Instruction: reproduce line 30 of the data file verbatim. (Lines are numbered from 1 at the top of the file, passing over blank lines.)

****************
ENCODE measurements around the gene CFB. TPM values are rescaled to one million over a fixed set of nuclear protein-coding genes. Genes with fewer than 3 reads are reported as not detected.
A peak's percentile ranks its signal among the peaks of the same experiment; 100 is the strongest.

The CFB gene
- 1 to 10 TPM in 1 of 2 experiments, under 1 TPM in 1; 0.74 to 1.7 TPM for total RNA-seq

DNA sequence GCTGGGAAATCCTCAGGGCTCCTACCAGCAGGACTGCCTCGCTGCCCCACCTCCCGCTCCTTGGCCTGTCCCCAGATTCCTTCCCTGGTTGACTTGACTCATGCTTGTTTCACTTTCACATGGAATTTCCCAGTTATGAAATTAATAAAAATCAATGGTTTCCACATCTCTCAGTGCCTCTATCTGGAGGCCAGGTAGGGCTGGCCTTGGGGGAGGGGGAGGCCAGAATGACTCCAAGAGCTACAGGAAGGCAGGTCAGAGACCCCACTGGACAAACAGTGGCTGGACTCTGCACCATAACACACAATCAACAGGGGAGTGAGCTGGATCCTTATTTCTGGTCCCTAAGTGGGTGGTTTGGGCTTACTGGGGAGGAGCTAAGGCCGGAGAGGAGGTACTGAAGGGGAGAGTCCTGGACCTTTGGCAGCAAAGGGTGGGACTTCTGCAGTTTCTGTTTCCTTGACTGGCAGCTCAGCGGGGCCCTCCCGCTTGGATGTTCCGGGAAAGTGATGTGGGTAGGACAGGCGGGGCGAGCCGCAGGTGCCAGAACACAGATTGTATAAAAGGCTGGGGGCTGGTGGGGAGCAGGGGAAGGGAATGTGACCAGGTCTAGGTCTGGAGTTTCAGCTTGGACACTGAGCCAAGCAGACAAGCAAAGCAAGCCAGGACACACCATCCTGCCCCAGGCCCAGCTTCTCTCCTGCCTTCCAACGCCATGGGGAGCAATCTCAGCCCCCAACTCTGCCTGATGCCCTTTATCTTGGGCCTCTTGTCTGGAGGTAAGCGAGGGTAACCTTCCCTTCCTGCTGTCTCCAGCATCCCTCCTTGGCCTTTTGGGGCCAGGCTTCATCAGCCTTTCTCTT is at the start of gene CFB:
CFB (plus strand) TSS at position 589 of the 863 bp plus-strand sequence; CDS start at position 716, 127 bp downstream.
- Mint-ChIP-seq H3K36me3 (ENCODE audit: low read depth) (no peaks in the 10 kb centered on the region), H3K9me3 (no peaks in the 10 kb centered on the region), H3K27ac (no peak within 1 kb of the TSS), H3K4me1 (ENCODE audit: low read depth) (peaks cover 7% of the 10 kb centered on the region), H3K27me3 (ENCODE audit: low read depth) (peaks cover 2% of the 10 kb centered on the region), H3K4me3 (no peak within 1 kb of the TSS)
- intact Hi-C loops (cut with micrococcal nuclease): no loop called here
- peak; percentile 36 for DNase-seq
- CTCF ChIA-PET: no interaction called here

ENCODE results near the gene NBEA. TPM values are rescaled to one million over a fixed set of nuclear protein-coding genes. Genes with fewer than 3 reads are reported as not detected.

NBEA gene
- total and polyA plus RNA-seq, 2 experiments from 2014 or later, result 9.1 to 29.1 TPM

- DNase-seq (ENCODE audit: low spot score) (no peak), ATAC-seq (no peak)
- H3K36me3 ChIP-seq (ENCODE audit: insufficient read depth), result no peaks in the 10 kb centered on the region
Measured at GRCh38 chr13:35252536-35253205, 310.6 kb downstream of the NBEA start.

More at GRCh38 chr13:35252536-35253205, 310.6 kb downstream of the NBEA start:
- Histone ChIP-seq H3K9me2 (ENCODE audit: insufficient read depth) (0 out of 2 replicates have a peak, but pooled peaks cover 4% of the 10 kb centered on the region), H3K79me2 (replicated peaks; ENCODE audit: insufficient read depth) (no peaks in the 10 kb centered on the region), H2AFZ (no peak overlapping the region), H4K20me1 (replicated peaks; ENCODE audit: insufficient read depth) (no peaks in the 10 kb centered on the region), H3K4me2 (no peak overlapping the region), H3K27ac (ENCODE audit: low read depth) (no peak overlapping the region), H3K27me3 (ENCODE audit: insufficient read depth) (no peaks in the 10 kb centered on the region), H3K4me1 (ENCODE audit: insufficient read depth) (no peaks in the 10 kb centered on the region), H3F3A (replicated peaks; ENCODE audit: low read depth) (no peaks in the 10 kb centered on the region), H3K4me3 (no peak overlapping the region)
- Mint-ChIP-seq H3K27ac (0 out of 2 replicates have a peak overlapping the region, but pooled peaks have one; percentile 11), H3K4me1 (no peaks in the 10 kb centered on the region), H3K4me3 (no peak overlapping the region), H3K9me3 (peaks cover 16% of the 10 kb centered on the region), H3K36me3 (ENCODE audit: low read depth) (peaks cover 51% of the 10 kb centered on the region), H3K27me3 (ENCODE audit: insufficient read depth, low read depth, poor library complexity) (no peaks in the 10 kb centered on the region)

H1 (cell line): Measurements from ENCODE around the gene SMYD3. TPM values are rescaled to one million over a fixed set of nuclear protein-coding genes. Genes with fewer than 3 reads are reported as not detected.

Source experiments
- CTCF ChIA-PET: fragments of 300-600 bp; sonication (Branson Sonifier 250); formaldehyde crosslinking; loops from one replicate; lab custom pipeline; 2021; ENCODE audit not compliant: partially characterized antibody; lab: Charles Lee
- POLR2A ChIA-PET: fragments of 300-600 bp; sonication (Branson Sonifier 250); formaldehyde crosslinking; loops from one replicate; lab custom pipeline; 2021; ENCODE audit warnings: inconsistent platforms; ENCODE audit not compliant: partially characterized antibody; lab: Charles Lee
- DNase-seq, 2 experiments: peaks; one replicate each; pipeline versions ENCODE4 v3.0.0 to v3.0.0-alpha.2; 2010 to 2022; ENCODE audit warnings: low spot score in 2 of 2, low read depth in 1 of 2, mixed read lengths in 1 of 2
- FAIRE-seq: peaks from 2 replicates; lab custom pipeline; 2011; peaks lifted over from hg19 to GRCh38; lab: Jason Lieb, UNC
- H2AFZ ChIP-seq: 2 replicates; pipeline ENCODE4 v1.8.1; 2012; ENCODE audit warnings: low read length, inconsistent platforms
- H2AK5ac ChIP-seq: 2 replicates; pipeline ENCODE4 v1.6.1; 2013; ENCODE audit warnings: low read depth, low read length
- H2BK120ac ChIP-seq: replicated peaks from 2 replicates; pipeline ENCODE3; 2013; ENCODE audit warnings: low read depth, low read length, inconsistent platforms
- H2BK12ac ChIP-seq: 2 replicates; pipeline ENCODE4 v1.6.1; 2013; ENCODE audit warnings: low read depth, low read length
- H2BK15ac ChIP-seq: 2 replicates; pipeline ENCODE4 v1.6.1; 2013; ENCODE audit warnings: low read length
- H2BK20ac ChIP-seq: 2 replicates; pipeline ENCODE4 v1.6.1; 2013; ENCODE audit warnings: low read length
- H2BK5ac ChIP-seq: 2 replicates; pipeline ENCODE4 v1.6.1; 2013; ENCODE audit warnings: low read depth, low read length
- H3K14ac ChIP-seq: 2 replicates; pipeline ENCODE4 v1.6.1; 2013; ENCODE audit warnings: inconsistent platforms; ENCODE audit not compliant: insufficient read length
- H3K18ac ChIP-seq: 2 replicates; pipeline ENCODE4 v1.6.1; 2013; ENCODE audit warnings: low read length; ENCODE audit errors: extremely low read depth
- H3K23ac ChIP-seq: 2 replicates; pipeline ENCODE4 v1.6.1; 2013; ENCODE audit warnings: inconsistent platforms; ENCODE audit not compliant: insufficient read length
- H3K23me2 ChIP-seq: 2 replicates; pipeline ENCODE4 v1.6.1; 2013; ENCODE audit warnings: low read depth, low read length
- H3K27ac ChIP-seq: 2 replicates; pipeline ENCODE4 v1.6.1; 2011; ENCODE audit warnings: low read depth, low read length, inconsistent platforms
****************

- H2BK15ac ChIP-seq: 2 replicates; pipeline ENCODE4 v1.6.1; 2013; ENCODE audit warnings: low read length